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  • Types of survey questions - Canada Business Network
    Business type There are many types of survey questions and each has pros and cons The type of information you need the depth of information you need and the amount of time your respondents have available will all influence your choice of survey type This guide will introduce you to some of the most common types of survey questions Closed ended questions Four types of closed ended questions are most commonly used rating scale forced choice dichotomous and demographic firmographic questions firmographic data is concerned with company or industry type size etc It should be noted that by making sure that the scales of a question are the same for all questions the ratings can be directly compared with each other e g a score of 3 out of 5 is not the same value as 3 out of 12 Rating scale questions Respondents assess the issue based on a given dimension Two frequently used types of rating scale questions are Likert type scales and semantic differential scales When using a rating scale you may want to use the balanced scale method A balanced scale gives the respondent an equal number of positive and negative choices with each point holding the same amount of weight Balanced scales allow respondents who have no strong feelings about the question to select a neutral response instead of forcing them to choose a response that does not match their feelings Likert type scales Respondents are asked whether they agree or disagree with a statement Each option is given a score which can be used to analyze results Example Using a scale of 1 to 5 where 1 means strongly agree and 5 means strongly disagree how much do you agree or disagree with the following statements 1 Strongly agree 2 Agree 3 Neither agree nor disagree 4 Disagree 5 Strongly disagree I enjoyed my experience staying at the hotel I felt that the staff were polite and helpful Pros Very flexible you can measure broad areas or look at specific facets of your business More precise than yes no or true false questions Easy to compile and understand results Cons Does not address the issue of why Requires development work before the survey to identify the most important facets to measure Semantic differential In a semantic differential scale each end of the scale marked is with different or opposing statements Example On a scale from 1 to 7 where 1 is short and 7 is long how would you describe the amount of time you had to wait for service Pros Can assess an intuitive or conceptual response to a product or service Easy to compile results Cons Depending on the number of options it can be difficult for respondents to choose a response Can be hard to gauge the meaning of responses one customer may classify a 2 minute wait as long another could classify the same wait time as short Does not address the issue of why Multiple choice questions Multiple choice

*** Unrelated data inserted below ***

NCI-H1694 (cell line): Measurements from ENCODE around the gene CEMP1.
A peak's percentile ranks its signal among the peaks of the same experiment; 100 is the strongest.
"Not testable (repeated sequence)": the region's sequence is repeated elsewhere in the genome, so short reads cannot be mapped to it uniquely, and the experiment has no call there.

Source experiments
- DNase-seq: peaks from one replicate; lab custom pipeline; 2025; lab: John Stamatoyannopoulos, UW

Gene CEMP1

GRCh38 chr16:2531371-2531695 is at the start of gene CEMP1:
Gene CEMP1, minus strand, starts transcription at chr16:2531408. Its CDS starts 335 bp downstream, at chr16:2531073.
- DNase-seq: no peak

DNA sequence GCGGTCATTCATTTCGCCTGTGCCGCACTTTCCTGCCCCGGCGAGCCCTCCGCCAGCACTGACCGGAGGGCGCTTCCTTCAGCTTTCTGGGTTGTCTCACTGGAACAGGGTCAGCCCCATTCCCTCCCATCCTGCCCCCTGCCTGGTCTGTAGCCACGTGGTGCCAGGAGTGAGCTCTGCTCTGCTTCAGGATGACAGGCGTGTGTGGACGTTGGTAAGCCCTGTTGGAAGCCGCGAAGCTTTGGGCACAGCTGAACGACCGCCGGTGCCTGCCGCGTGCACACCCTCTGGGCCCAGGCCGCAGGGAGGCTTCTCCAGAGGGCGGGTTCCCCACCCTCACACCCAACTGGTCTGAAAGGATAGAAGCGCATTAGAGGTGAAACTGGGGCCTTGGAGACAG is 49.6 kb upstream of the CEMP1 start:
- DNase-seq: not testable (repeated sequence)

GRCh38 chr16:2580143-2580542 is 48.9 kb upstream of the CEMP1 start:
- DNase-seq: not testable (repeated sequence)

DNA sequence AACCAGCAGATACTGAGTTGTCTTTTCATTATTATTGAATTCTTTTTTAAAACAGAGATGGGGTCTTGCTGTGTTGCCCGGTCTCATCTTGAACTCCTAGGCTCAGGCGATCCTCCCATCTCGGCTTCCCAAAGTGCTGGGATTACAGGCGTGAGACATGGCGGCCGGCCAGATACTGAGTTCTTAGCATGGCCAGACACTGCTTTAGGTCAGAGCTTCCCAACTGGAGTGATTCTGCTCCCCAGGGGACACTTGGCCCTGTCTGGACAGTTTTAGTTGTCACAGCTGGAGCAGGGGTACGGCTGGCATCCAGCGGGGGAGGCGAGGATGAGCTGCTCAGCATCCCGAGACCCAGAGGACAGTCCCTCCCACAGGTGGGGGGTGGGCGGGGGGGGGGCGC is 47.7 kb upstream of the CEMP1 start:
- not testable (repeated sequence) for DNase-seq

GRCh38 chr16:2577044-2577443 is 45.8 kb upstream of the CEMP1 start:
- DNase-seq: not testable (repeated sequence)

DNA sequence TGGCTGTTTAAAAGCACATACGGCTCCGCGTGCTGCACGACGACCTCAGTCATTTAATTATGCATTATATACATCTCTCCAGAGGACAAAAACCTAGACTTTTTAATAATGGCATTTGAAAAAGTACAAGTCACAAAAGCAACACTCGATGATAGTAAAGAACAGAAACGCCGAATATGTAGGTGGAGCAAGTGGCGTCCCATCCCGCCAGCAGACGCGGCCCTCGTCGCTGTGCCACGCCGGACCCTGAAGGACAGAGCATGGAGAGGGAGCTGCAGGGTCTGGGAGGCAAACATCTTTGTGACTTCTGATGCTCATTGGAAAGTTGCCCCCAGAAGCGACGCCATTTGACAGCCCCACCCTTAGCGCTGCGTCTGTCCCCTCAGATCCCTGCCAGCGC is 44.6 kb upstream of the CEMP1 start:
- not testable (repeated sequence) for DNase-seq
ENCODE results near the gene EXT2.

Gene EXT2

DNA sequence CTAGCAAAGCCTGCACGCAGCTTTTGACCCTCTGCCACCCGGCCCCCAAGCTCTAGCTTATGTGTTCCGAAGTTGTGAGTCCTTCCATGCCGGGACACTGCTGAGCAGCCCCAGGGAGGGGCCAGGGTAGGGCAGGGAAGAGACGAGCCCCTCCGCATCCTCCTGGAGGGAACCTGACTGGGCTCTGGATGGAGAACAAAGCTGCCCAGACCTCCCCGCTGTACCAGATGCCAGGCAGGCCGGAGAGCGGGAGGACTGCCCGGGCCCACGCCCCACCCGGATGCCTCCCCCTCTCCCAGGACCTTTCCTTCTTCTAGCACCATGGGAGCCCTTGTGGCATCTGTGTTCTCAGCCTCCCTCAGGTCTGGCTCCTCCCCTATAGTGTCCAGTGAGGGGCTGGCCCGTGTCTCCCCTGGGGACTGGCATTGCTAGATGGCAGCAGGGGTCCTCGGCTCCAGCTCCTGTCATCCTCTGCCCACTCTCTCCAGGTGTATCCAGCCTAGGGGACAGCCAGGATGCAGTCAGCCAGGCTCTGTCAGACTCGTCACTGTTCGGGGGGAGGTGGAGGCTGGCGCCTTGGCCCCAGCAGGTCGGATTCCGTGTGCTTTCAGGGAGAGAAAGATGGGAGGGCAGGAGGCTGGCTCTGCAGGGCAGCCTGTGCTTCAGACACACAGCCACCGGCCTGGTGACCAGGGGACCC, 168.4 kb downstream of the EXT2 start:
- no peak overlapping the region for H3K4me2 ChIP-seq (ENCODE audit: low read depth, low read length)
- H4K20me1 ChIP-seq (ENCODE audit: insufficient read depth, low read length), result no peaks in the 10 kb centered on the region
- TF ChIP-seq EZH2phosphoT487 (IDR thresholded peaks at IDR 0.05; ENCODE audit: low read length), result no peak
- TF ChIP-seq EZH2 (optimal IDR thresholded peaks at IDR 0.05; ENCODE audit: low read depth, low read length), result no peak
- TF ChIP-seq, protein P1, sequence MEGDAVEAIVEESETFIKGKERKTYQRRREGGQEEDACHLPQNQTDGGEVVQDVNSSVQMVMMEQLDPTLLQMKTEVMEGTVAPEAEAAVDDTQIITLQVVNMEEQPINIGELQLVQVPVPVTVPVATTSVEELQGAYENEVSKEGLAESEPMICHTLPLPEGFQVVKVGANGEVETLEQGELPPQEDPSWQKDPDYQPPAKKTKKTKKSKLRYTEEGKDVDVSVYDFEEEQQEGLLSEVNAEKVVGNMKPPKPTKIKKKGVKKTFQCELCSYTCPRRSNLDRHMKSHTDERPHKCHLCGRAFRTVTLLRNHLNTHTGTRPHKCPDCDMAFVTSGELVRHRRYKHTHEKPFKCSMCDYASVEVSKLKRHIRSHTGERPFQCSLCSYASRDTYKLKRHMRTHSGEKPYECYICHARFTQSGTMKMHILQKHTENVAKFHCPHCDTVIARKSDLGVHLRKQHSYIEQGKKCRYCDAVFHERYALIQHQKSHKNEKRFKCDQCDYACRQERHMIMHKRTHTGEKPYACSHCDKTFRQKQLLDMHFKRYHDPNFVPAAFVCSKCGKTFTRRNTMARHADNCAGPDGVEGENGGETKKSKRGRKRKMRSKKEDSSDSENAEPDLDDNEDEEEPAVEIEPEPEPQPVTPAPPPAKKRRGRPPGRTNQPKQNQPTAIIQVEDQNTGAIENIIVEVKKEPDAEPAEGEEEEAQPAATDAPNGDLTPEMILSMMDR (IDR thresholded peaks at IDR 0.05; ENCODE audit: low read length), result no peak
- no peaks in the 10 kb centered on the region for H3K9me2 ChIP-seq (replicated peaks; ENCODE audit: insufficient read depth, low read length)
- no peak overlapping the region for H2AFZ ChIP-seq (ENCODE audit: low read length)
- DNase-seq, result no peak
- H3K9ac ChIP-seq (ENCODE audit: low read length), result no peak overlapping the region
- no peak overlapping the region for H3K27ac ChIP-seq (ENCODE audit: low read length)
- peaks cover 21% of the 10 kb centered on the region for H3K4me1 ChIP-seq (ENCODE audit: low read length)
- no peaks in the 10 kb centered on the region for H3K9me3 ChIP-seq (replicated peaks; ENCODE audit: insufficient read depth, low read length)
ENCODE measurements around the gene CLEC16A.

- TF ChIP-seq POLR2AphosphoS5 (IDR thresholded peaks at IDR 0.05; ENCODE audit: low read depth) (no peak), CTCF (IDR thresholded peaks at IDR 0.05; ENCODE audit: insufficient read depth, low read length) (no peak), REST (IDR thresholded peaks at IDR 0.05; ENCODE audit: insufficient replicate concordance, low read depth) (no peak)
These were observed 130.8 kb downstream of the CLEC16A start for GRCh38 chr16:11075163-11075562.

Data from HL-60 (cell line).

Original URL path: http://www.entreprisescanada.ca/eng/page/2685/ (2016-02-14)
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  • Market research methods - Canada Business Network